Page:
ARTICLE: IS THERE A DOCTOR IN THE (STATION) HOUSE?: REASSESSING THE CONSTITUTIONALITY OF COMPELLED DWI BLOOD DRAWS FORTY-FIVE YEARS AFTER SCHMERBER Skip over navigation
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Copyright (c) 2011 West Virginia Law Review
West Virginia Law Review

ARTICLE: IS THERE A DOCTOR IN THE (STATION) HOUSE?: REASSESSING THE CONSTITUTIONALITY OF COMPELLED DWI BLOOD DRAWS FORTY-FIVE YEARS AFTER SCHMERBER

Winter, 2011

West Virginia Law Review

113 W. Va. L. Rev. 381

Author

Michael A. Correll*

Excerpt

A nearly forty-five year-old debate with constitutional implications was rekindled recently by a decision from an intermediate appellate court in Fort Worth, Texas. On November 5, 2009, the Court of Appeals of Texas, Second District, ruled that police officers violated Christi Lynn Johnston's Fourth Amendment protection against unreasonable seizure when, following a DWI arrest, the officers physically restrained her at the police station and drew her blood themselves. 1 Johnston's arrest and the decision to draw her blood without her consent were nothing remarkable. Instead, it was the decision of the officers--trained in basic blood draws but hardly qualified phlebomists--to personally undertake the task of procuring a blood sample in a medically unacceptable way that elevated a simple DWI to a matter of constitutional importance. 2 The Johnston case, though lacking far-reaching precedential value, represents the full realization of the precise constitutional concerns that accompanied the Supreme Court's original acceptance of compelled bodily invasions for the recovery of evidence in Schmerber v. California. 3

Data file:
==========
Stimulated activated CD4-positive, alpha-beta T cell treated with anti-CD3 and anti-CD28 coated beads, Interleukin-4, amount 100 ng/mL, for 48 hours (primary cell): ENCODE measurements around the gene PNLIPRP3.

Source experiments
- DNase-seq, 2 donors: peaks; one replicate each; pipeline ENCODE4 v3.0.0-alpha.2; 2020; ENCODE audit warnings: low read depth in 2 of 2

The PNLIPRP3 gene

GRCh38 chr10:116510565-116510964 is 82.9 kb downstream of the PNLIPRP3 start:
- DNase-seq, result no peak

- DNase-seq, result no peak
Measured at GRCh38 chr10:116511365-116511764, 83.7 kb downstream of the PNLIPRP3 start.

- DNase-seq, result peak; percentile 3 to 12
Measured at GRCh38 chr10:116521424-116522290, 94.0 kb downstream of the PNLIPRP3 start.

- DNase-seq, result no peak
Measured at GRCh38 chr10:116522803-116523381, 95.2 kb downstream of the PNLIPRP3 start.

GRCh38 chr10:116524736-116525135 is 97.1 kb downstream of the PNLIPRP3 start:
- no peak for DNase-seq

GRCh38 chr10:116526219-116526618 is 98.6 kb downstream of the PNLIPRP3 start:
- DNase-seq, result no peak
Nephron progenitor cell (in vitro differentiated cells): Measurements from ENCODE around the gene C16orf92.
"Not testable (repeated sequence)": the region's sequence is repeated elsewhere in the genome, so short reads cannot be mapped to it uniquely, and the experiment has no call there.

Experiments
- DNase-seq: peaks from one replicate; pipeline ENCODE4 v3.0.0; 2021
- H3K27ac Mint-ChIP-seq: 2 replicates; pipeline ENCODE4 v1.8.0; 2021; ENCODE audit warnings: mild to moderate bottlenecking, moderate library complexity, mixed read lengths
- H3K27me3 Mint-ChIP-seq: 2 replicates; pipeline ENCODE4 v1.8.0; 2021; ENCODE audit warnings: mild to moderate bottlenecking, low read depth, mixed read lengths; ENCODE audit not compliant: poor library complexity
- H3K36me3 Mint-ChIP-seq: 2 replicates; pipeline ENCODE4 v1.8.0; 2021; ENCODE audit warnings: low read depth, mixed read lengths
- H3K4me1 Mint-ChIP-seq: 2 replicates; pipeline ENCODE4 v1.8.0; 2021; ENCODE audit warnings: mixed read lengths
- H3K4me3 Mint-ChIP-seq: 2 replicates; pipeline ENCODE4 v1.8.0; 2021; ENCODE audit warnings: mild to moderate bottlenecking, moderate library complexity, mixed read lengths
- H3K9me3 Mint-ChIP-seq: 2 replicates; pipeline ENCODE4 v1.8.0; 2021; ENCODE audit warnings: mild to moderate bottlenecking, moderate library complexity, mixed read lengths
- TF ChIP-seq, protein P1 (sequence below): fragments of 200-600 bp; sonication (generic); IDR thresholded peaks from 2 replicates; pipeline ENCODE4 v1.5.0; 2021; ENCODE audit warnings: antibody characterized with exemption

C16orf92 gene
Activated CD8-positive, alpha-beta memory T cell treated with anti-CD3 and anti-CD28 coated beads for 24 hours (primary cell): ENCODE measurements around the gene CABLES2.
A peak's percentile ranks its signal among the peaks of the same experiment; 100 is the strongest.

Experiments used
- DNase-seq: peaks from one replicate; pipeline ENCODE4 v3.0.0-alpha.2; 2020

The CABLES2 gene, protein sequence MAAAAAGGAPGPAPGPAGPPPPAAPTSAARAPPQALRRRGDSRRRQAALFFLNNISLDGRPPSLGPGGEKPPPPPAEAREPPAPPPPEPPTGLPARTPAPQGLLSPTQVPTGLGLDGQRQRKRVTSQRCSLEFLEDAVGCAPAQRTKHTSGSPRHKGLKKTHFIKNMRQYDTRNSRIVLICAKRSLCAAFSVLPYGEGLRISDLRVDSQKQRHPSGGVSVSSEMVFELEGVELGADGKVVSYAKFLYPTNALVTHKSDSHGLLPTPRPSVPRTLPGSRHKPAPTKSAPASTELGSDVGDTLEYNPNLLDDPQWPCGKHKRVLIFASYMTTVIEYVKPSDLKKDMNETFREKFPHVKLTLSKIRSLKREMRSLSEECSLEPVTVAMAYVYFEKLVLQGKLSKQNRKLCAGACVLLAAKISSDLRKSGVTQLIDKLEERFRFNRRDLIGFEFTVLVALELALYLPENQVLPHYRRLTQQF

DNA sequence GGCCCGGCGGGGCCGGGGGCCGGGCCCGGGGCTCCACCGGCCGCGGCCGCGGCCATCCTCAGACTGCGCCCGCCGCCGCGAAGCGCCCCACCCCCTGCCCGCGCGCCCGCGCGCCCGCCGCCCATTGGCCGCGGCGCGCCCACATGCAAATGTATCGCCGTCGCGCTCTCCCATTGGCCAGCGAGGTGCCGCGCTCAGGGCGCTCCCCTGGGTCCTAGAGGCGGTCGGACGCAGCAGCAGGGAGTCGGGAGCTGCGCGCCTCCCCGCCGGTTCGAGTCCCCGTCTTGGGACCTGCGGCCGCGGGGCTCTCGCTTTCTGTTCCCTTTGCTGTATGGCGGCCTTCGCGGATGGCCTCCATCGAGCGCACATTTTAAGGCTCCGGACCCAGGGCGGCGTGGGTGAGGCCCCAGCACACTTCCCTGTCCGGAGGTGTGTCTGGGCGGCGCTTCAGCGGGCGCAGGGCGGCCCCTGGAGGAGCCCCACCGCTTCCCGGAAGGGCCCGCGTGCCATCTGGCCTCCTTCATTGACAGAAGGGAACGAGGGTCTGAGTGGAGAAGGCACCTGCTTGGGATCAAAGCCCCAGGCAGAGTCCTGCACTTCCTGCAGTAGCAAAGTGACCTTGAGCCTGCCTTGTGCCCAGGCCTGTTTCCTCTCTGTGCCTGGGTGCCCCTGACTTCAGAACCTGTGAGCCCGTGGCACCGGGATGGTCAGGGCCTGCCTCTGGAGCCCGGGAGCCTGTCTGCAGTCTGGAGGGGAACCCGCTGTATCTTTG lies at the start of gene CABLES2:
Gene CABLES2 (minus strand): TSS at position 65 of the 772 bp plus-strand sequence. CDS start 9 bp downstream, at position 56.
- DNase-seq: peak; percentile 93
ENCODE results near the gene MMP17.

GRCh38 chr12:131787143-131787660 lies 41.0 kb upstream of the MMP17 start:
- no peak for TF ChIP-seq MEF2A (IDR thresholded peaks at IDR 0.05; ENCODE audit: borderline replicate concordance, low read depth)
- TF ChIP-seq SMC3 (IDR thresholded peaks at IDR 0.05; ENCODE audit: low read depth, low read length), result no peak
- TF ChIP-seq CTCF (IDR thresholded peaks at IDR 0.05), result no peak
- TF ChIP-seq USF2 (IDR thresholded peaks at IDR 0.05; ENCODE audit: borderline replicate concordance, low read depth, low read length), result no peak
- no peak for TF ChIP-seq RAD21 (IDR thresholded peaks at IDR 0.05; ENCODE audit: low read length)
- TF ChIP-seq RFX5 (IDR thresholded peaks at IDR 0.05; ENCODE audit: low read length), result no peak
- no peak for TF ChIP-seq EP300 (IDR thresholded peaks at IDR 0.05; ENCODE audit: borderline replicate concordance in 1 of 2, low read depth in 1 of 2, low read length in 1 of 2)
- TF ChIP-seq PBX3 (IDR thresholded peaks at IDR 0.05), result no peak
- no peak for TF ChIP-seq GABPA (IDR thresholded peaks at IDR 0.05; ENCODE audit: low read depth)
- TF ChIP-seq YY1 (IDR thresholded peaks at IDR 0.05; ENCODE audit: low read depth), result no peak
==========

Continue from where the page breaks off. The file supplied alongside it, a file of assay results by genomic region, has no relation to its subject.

With the advances in forensic science in the intervening decades since the Schmerber decision, the human body has become an increasingly important source of valuable, necessary, and expected evidence. In that same time, the Fourth Amendment jurisprudence underlying bodily seizures has diverged along numerous and incongruous paths in the various federal circuits and state court systems. Nowhere has this development been more prolific or more divergent than the area of DWI blood draws for the purpose of accurately assessing blood alcohol content (BAC). The widespread ...
 
 
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